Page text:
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provisions. Money is quite literally being taken from the poor and given to the rich – an outright inversion of the Robin Hood style of economic justice. As a result of this, India has slid in the global human development index from a position of 124 to 132 in only eight years – this, despite having one of the world’s most impressive growth rates. China, by comparison, sits at a rank of 81. Perhaps more importantly, we may say that however many Bilgays and slumdog millionaires India produces, they will always be few and far between. However much wealth India creates due to its growth, the desperately poor and downtrodden will still form a seething, resentful majority, unless India finds a way to pursue social justice along with growth, or what Amit Bhaduri has called development with dignity. That is not the path it appears to be taking, however, and the situation will no doubt get worse before it gets better. Rather than pursue justice, the Indian privileged classes are sealing themselves within a police-protected bubble, a situation reflected in the fact that one of the few booming job markets at the moment is private security. The notion that neoliberalism is leading to economic progress in India is therefore the first great myth that Nanda explodes, and she does so with facts such as these. The second myth is that it is secularising and modernising the consciousness of the Indian people. It is this latter point which Nanda addresses in her analysis of the mentality of the Indian privileged classes. These, she argues, are increasingly turning to religion. Far from becoming secularised through education and an encounter with the outside world, the Indian middle class is shifting toward the theological. India is a nation of many religions, yet when one speaks of the religion of the wealthy, one is speaking of Hinduism – and Hinduism, at that, of a very strange and un-Gandhian variety. Sleek, modern, and repackaged to suit the needs of the rich and powerful, this new religion is shot through with a hearty dose of nationalism and triumphalism, mostly preached by the BJP, the opposition political party in India which has been responsible in the past for race riots which killed thousands of Muslims.

This is the national religious ideology of an aspiring global power. It seeks to find the sources of its newfound success in the innate characteristics of the Hindu mind – a sorry reductionist explanation for economic growth which has been parroted by Western journalists all along the way. Of course, the achievements of India are attributable as much to Muslims, Christians, Sikhs, Jains, and atheists as to Hindus. The Indian constitution, renowned for its democratic and progressive content, was authored by a Dalit Buddhist, and the heroes of the independence struggle came from every conceivable caste and religious group. Never mind – it is the praises of Hindu science, Hindu wisdom, and so forth which the middle class now sing, and international commentators have no qualms about joining in. Here we see faddishness at its most craven – we might even say deadly, for the worship of Hindu qualities is often used to legitimise the victimisation of religious minorities. Not only does the new religion help an aspiring middle class feel good about its own civilisation, it also assuages any guilt they may feel about their wealth. The vast majority of the Indian middle class are decent people, after all. Statistics quoted by Nanda show that nearly all of them believe that the government should help the poor and that it is morally preferable to live simply than ostentatiously. However, the new religion is working to undo such guilt, both in India and abroad. This is the phenomenon of Karmic capitalism which has reached even into Western business schools. Packaging and selling the wisdom of the East everywhere from Mumbai streets to corporate boardrooms, this new ideology suggests that Hindu texts such as the Gita are designed to guarantee worldly success. Ancient self-help books, as it were. The wildly popular Deepak Chopra and his ilk have produced a steady stream of faddish guru-ism in recent years, all intended to offer spiritual secrets which will grant the consumer wealth in this life. One of the most common prayers heard in the booming Hindu temple industry is addressed to Lakshmi, the goddess of wealth. Nanda’s purpose is not merely to demonstrate the inanity of all this,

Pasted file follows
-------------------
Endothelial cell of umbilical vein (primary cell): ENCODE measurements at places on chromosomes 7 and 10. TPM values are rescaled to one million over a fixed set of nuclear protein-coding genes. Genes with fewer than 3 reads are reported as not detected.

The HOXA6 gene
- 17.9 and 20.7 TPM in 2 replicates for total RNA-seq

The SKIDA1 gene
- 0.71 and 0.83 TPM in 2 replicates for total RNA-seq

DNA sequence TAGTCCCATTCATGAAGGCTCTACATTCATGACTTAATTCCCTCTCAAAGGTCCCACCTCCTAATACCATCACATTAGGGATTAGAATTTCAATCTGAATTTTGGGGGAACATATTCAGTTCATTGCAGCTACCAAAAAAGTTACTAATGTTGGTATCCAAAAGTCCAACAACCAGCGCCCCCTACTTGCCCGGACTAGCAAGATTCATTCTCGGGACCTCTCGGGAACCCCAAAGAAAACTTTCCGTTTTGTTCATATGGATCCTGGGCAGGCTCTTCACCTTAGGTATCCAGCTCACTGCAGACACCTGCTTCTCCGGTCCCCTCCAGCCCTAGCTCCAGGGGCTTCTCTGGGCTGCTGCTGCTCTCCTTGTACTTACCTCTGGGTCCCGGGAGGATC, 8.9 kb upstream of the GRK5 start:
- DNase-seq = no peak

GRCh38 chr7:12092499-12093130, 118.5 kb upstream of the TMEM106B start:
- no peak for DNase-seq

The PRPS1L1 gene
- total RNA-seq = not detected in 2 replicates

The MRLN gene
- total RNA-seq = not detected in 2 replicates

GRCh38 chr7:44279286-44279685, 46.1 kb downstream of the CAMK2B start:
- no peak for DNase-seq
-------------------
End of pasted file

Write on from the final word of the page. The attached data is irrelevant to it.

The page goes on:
These, she argues, are increasingly turning to religion. Far from becoming secularised through education and an encounter with the outside world, the Indian middle class is shifting toward the theological. India is a nation of many religions, yet when one speaks of the religion of the wealthy, one is speaking of Hinduism – and Hinduism, at that, of a very strange and unGandhian variety. Sleek, modern, and repackaged to suit the needs of the rich and powerful, this new religion is shot through with a hearty dose of nationalism and triumphalism.
which is obvious enough. Nor is it merely to attack the callousness which grows out of a religiously-sanctioned quest for competitive edge. Rather, it is to challenge the entire notion that globalisation and the unfettered free market are progressive forces which will ultimately liberate India. The fact is that one simply cannot pursue unjust social policies and expect that they will result in social justice. Farmers’ suicides, desperate poverty, and cheap religiosity in the present do not presage equality and secularism in the future. To free ourselves of the bankrupt notion that they do, or that they are necessary evils, will take some time. With this book, Meera Nanda has made a step in the right direction. �

Joshua F Leach – currently a student at the University of Chicago – is a writer and human rights advocate.